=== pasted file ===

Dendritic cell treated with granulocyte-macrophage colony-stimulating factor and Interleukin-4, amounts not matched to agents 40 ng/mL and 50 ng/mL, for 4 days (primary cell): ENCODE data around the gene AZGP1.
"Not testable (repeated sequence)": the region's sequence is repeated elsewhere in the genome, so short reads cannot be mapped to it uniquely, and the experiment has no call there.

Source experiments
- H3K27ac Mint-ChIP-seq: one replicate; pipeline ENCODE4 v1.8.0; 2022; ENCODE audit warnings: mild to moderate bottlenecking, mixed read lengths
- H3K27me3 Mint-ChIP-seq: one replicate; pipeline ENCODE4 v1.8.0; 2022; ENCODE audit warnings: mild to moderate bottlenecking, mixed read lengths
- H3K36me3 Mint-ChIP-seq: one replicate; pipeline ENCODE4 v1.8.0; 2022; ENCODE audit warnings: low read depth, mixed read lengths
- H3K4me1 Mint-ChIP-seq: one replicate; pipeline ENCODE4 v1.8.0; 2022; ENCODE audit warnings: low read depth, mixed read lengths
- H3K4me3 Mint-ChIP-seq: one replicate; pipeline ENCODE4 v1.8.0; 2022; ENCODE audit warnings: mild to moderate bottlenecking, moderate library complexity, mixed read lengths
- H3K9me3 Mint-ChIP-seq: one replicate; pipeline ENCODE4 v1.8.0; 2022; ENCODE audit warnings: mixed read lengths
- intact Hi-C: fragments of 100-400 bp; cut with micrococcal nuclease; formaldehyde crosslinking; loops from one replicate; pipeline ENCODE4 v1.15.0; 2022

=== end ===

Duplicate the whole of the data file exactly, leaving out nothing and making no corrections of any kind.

Dendritic cell treated with granulocyte-macrophage colony-stimulating factor and Interleukin-4, amounts not matched to agents 40 ng/mL and 50 ng/mL, for 4 days (primary cell): ENCODE data around the gene AZGP1.
"Not testable (repeated sequence)": the region's sequence is repeated elsewhere in the genome, so short reads cannot be mapped to it uniquely, and the experiment has no call there.

Source experiments
- H3K27ac Mint-ChIP-seq: one replicate; pipeline ENCODE4 v1.8.0; 2022; ENCODE audit warnings: mild to moderate bottlenecking, mixed read lengths
- H3K27me3 Mint-ChIP-seq: one replicate; pipeline ENCODE4 v1.8.0; 2022; ENCODE audit warnings: mild to moderate bottlenecking, mixed read lengths
- H3K36me3 Mint-ChIP-seq: one replicate; pipeline ENCODE4 v1.8.0; 2022; ENCODE audit warnings: low read depth, mixed read lengths
- H3K4me1 Mint-ChIP-seq: one replicate; pipeline ENCODE4 v1.8.0; 2022; ENCODE audit warnings: low read depth, mixed read lengths
- H3K4me3 Mint-ChIP-seq: one replicate; pipeline ENCODE4 v1.8.0; 2022; ENCODE audit warnings: mild to moderate bottlenecking, moderate library complexity, mixed read lengths
- H3K9me3 Mint-ChIP-seq: one replicate; pipeline ENCODE4 v1.8.0; 2022; ENCODE audit warnings: mixed read lengths
- intact Hi-C: fragments of 100-400 bp; cut with micrococcal nuclease; formaldehyde crosslinking; loops from one replicate; pipeline ENCODE4 v1.15.0; 2022